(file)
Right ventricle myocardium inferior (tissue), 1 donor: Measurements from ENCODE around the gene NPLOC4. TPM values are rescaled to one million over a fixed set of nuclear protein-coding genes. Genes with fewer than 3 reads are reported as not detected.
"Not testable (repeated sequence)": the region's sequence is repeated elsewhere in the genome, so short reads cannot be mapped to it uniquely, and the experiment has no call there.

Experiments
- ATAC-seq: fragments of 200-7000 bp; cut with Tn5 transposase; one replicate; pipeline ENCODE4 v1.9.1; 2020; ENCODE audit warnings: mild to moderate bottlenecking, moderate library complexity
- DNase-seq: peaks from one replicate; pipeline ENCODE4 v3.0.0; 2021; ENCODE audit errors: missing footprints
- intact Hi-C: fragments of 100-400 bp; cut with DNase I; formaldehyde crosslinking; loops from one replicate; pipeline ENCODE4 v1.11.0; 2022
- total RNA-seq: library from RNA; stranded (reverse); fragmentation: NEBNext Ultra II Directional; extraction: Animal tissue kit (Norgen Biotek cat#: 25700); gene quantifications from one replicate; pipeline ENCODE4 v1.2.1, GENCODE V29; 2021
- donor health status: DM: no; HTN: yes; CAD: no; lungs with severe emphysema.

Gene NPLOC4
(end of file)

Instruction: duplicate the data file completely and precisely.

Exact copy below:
Right ventricle myocardium inferior (tissue), 1 donor: Measurements from ENCODE around the gene NPLOC4. TPM values are rescaled to one million over a fixed set of nuclear protein-coding genes. Genes with fewer than 3 reads are reported as not detected.
"Not testable (repeated sequence)": the region's sequence is repeated elsewhere in the genome, so short reads cannot be mapped to it uniquely, and the experiment has no call there.

Experiments
- ATAC-seq: fragments of 200-7000 bp; cut with Tn5 transposase; one replicate; pipeline ENCODE4 v1.9.1; 2020; ENCODE audit warnings: mild to moderate bottlenecking, moderate library complexity
- DNase-seq: peaks from one replicate; pipeline ENCODE4 v3.0.0; 2021; ENCODE audit errors: missing footprints
- intact Hi-C: fragments of 100-400 bp; cut with DNase I; formaldehyde crosslinking; loops from one replicate; pipeline ENCODE4 v1.11.0; 2022
- total RNA-seq: library from RNA; stranded (reverse); fragmentation: NEBNext Ultra II Directional; extraction: Animal tissue kit (Norgen Biotek cat#: 25700); gene quantifications from one replicate; pipeline ENCODE4 v1.2.1, GENCODE V29; 2021
- donor health status: DM: no; HTN: yes; CAD: no; lungs with severe emphysema.

Gene NPLOC4